Suggested Further Reading

This essay draws on a fuller discussion of this subject contained in C. Smith, “The Quest for an Authoritative Court of Final Appeal in Ecclesiastical Causes: A Study of the Difficulties,c.1830-76,” (2011) 32(2) Journal of Legal History 189-213.  See also:

C. Smith, “Ridsdale v Clifton: Representations of the Judicial Committee of the Privy Council in Ecclesiastical Appeals” (2008) 19(3) King’s Law Journal 551–74

C. Smith, “Martin v Mackonochie/Mackonochie v Penzance: A Crisis of Character and Identity in the Court of Arches?” (2003) 24(3) Journal of Legal History 36-58

Good introductions to this area of legal history include:

Arthur Burns, The Diocesan Revival in the Church of England, c. 1800 – 1870(Oxford, 1999) ch. Seven

Robert E. Rodes, Jn., Law and Modernization in the Church of England: Charles II to the Welfare State (London, 1991) ch. Four

M. D. Stephen, “Gladstone and the Composition of the Final Court in Ecclesiastical Causes, 1850-1873” (1966) 9(2) The Historical Journal 191-200

S. M. Waddams, Law, Politics and the Church of England: the career of Stephen Lushington 1782-1873 (Cambridge, 1992) 238-248

For more detailed treatments of particular ecclesiastical cases see:

Ieuan Ellis, Seven against Christ: a study of “essays and reviews” (Leiden, 1980) 

R. B. Outhwaite, Scandal in the Church of England: Dr. Edward Drax Free, 176 –1843 (London, 1997)

Bernard Palmer, Reverend Rebels: five Victorian clerics and their fight against authority (London, 1993)

If you are interested in carrying out further research in this area then you should consider looking in more detail at the following sets of sources.

Materials relating to various reform initiatives, including:

  • Parliamentary Debates (Hansard)
  • Parliamentary Papers – particularly:
    • The Special and General Reports of the Ecclesiastical Courts Commission (HCSP No. 199 of 1831-2)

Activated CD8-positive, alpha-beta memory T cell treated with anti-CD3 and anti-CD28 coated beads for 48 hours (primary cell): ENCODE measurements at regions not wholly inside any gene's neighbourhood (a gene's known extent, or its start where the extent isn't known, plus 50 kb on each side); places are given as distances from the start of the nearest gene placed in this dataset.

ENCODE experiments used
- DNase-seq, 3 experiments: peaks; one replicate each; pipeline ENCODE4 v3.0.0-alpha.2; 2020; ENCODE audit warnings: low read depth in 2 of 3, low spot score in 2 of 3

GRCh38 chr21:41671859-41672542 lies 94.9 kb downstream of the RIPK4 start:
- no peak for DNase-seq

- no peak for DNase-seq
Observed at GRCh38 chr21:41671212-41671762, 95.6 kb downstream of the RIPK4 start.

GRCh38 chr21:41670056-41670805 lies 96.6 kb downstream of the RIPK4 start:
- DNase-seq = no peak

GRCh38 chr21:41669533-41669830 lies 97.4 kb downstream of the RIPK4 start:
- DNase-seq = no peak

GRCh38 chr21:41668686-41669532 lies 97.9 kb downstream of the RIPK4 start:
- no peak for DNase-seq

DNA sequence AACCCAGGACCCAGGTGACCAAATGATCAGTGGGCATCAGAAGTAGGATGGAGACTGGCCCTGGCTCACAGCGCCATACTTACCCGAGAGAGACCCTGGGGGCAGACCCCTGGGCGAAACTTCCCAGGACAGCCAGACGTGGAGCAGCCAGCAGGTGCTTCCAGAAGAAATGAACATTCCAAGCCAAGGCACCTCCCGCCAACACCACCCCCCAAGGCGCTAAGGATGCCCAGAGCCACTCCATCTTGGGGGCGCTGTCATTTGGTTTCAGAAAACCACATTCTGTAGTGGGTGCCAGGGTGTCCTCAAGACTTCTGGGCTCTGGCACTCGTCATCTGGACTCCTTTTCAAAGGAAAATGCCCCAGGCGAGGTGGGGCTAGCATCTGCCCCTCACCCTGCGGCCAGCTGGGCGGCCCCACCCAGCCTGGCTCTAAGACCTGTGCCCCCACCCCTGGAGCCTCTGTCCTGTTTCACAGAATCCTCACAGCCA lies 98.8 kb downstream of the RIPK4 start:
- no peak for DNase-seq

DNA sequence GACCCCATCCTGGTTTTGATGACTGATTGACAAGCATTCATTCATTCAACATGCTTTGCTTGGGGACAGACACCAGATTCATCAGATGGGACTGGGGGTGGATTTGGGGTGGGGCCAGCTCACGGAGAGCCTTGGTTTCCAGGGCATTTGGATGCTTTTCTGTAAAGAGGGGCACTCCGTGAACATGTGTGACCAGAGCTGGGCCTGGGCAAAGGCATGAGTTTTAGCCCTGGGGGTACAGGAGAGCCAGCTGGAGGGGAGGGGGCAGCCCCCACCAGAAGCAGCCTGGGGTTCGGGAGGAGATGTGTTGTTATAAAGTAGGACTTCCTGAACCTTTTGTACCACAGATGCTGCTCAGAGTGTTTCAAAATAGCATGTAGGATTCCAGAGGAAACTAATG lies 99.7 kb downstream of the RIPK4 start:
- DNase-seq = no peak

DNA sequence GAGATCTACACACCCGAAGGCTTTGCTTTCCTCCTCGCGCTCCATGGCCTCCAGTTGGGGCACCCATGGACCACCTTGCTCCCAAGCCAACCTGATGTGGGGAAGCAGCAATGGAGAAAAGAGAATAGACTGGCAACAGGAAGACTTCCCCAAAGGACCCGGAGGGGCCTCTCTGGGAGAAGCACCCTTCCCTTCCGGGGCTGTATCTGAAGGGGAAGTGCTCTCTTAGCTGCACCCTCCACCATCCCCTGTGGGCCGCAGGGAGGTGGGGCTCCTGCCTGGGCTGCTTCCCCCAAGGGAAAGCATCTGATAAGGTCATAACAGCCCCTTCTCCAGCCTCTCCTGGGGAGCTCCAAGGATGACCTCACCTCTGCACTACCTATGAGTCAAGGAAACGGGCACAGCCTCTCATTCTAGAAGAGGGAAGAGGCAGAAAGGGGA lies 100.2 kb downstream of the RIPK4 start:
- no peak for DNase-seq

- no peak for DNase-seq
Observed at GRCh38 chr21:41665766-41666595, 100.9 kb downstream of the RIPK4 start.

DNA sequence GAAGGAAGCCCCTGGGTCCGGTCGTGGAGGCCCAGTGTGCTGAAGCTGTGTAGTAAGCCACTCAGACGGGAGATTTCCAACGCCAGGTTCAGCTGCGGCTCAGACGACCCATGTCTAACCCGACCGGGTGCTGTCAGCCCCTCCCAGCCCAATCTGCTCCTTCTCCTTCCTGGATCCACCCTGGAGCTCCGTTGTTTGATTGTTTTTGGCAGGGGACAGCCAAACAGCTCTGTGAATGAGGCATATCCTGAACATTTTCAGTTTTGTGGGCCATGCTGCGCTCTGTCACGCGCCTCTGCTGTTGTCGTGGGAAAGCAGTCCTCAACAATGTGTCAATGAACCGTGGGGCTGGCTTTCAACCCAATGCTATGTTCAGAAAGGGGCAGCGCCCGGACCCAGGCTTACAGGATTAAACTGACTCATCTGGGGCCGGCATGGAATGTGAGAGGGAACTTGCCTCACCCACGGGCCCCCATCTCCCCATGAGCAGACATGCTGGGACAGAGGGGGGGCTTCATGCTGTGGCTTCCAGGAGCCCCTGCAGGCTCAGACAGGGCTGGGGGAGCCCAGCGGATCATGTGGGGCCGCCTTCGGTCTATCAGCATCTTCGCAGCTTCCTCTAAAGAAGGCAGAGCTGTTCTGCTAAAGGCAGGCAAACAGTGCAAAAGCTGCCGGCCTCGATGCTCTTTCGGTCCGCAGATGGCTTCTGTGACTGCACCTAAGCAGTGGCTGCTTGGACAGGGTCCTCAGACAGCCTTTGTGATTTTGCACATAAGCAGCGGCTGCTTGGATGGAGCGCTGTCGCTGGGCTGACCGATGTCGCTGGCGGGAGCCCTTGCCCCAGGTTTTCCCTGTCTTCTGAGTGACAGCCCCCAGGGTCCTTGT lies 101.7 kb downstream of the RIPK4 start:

• First Report of the Ritual Commission (C. 3951 of 1867)
    • Second Report of the Ritual Commission (C. 4016 of 1867-8)
    • Third Report of the Ritual Commission (C. 17 of 1870)
    • Fourth Report of the Ritual Commission (C. 218 of 1870)
    • Report of the Royal Commission on Ecclesiastical Courts (C. 3760 of 1883)
    • Report of the Royal Commission on Clergy Discipline (C. 3040 of 1906)
  • Chronicles of Convocation (Lambeth Palace Library)
  • Reports of Church Congress (Lambeth Palace Library)

Whether looking at reform initiatives or individual cases it is necessary to look at a wide array of pamphlet literature.  Lambeth Palace Library has an extensive collection and very many can be accessed on Google Books and similar sites.  In addition, a variety of newspapers dealt with such matters.  Many of these can now be accessed online and the British Newspaper Library in London has an extensive collection.  Newspapers of particular note include:

  • The Church Times (High Church)
  • The Record (Evangelical)

Often both individual cases and proposed reforms were discussed exhaustively in private correspondence.  Such letters are widely dispersed, but may (with a bit of luck) be found by searching the National Register of Archives at Collections of particular note include:

  • Archbishops Papers (Lambeth Palace Library)
  • Fulham Papers (Lambeth Palace Library)
  • Selborne Papers (Lambeth Palace Library)
  • Cairns Papers (National Archives)
  • Halifax Papers (Borthwick Institute, York)

Individual cases may have been reported in the official law reports as well as in the daily newspapers.  In addition, you may find the original case records at:

  • Classmark PCAP at the National Archives (for appeals to the JCPC – though note it is worth checking that they have not been left with the main case records of the JCPC)
  • Records of the Court of Arches (Lambeth Palace Library)
  • Records held in various diocesan record offices